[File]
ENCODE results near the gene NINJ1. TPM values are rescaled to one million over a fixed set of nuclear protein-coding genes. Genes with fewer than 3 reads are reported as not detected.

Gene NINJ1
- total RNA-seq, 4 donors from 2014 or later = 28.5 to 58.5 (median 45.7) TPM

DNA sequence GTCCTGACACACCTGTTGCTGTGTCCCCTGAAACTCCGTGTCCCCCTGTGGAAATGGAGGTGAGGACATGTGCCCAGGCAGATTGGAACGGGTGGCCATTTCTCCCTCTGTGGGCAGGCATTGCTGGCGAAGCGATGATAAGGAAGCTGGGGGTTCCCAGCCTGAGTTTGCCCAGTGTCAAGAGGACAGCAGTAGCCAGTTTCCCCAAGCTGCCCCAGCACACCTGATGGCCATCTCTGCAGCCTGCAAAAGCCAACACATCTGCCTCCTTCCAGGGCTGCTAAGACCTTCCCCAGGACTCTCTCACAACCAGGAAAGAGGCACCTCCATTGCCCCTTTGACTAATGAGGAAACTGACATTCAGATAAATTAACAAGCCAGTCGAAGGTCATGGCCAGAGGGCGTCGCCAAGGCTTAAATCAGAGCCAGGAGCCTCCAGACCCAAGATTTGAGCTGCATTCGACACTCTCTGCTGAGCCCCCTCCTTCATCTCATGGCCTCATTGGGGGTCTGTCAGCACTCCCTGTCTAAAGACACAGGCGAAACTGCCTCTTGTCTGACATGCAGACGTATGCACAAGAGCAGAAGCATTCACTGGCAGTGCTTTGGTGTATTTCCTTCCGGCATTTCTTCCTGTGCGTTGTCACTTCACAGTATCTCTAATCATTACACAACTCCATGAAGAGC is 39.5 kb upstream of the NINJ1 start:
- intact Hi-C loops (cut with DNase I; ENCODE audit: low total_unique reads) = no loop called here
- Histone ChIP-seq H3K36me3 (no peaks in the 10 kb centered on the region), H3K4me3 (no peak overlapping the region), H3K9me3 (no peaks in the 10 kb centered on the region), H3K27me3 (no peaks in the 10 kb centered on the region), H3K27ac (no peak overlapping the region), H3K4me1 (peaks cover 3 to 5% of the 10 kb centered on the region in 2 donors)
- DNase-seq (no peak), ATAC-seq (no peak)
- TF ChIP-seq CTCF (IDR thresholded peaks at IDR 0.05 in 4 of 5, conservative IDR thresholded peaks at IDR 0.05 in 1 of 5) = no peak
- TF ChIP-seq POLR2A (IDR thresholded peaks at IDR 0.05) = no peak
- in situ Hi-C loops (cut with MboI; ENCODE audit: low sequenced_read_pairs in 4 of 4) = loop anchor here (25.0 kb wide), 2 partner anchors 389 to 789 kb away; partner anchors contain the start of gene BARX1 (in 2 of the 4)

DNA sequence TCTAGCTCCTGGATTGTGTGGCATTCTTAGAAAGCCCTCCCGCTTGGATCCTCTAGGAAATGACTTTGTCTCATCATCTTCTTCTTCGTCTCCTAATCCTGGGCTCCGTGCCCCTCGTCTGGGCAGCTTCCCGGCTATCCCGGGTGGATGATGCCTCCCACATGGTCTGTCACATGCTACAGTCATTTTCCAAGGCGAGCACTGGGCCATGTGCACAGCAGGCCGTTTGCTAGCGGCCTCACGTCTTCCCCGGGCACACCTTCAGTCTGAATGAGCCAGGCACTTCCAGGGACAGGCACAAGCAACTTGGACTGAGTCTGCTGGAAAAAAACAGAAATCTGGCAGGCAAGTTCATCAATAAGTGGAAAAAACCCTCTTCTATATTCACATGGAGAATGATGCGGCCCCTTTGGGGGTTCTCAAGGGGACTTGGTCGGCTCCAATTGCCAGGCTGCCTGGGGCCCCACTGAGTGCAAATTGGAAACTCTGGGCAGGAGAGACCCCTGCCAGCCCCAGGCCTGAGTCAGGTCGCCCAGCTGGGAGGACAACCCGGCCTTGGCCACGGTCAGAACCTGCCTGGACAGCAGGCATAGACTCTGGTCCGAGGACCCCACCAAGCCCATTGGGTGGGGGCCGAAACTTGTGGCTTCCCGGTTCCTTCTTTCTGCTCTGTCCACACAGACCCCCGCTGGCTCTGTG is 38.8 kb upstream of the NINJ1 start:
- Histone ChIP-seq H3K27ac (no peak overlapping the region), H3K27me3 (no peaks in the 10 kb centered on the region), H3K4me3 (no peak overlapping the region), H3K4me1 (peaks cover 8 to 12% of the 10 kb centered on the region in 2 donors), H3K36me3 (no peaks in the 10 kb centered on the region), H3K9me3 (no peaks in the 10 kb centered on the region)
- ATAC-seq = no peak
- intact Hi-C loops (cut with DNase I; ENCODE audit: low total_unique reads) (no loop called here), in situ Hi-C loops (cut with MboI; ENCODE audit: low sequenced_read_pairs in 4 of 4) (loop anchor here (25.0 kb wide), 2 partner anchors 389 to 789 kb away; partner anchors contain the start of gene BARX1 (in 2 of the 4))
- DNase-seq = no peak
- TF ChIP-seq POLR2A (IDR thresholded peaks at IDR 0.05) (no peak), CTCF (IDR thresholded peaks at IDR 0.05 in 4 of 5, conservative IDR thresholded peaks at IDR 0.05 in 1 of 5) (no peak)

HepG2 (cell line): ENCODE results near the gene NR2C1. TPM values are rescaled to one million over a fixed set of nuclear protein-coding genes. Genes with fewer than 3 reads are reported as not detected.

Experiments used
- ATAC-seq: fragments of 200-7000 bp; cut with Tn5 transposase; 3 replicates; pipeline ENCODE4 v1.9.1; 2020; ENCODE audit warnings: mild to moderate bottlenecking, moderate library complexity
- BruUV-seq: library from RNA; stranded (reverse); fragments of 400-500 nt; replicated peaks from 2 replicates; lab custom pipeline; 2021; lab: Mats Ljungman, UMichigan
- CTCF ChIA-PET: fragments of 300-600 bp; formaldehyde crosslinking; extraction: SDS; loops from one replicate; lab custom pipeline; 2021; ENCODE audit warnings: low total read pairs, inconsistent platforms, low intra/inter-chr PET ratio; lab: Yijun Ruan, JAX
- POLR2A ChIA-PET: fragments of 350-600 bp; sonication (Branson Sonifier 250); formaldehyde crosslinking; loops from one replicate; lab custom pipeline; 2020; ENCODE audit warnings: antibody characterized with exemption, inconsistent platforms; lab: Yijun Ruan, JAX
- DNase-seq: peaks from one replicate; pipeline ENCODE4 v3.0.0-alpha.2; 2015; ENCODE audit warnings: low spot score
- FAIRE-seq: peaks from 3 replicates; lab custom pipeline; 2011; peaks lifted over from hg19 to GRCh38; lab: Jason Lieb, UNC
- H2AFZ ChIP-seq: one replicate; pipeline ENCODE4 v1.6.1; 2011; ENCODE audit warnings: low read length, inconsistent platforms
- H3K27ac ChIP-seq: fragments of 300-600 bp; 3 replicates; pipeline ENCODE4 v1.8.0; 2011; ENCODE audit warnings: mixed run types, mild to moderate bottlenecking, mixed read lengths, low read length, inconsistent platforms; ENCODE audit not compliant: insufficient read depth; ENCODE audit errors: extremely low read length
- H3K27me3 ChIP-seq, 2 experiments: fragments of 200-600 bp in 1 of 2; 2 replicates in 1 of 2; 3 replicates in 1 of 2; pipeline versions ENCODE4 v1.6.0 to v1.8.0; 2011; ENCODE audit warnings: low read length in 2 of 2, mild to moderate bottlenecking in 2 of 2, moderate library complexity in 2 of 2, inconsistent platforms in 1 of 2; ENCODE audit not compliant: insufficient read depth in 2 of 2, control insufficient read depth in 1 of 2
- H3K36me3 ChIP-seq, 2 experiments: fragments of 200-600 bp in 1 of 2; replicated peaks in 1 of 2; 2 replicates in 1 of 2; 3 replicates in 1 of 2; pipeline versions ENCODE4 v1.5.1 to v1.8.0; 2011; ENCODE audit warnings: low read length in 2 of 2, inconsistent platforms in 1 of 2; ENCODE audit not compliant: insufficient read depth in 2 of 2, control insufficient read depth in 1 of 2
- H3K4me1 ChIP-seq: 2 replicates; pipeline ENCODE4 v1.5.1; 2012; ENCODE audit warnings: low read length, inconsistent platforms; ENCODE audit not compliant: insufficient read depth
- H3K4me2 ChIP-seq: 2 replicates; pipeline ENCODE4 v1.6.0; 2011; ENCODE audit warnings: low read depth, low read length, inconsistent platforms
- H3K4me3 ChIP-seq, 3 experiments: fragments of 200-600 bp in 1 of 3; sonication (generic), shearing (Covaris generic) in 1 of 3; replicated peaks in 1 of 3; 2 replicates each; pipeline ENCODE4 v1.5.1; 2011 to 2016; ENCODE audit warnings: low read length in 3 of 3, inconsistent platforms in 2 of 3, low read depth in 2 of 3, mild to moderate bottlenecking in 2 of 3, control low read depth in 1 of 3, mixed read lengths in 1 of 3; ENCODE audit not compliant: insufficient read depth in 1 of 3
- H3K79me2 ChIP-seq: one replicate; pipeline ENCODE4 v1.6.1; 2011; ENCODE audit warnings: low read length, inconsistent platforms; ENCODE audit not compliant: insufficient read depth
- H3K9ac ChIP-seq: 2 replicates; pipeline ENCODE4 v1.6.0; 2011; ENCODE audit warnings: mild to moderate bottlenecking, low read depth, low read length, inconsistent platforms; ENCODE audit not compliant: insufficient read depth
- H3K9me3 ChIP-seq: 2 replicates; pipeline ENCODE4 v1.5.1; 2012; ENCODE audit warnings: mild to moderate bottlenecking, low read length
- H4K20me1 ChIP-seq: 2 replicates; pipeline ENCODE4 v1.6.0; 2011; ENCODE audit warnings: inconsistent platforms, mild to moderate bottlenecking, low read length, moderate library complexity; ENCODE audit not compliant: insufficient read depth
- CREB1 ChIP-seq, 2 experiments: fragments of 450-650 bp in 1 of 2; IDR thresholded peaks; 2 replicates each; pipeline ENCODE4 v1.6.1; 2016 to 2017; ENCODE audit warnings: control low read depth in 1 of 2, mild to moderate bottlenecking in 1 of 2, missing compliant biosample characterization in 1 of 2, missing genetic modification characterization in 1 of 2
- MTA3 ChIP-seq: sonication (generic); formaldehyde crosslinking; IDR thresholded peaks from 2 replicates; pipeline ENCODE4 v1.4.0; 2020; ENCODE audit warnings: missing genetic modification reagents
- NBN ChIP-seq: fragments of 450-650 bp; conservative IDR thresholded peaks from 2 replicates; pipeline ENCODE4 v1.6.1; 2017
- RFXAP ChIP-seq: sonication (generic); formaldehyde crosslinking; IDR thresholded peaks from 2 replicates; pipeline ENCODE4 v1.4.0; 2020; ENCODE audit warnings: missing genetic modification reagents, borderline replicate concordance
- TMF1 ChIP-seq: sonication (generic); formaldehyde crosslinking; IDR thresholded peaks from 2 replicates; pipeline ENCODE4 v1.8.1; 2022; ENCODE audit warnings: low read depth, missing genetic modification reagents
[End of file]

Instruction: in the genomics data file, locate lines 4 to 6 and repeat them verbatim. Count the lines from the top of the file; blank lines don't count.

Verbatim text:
DNA sequence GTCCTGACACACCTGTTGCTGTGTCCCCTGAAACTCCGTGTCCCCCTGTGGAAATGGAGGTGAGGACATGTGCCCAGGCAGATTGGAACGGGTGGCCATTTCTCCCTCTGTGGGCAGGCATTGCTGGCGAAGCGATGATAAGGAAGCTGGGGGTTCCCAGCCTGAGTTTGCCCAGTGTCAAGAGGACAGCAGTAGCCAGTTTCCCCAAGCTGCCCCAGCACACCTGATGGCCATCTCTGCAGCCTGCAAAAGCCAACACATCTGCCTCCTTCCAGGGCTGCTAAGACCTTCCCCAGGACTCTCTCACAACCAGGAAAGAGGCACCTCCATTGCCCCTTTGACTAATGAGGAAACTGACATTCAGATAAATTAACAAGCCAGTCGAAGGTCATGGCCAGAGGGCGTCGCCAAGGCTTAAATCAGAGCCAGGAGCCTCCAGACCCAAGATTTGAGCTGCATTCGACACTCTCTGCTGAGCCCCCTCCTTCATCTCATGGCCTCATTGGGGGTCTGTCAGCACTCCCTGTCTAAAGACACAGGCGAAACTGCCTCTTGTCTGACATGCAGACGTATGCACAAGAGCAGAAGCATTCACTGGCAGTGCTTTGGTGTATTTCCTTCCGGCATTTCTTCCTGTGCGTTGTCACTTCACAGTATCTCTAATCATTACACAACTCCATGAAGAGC is 39.5 kb upstream of the NINJ1 start:
- intact Hi-C loops (cut with DNase I; ENCODE audit: low total_unique reads) = no loop called here
- Histone ChIP-seq H3K36me3 (no peaks in the 10 kb centered on the region), H3K4me3 (no peak overlapping the region), H3K9me3 (no peaks in the 10 kb centered on the region), H3K27me3 (no peaks in the 10 kb centered on the region), H3K27ac (no peak overlapping the region), H3K4me1 (peaks cover 3 to 5% of the 10 kb centered on the region in 2 donors)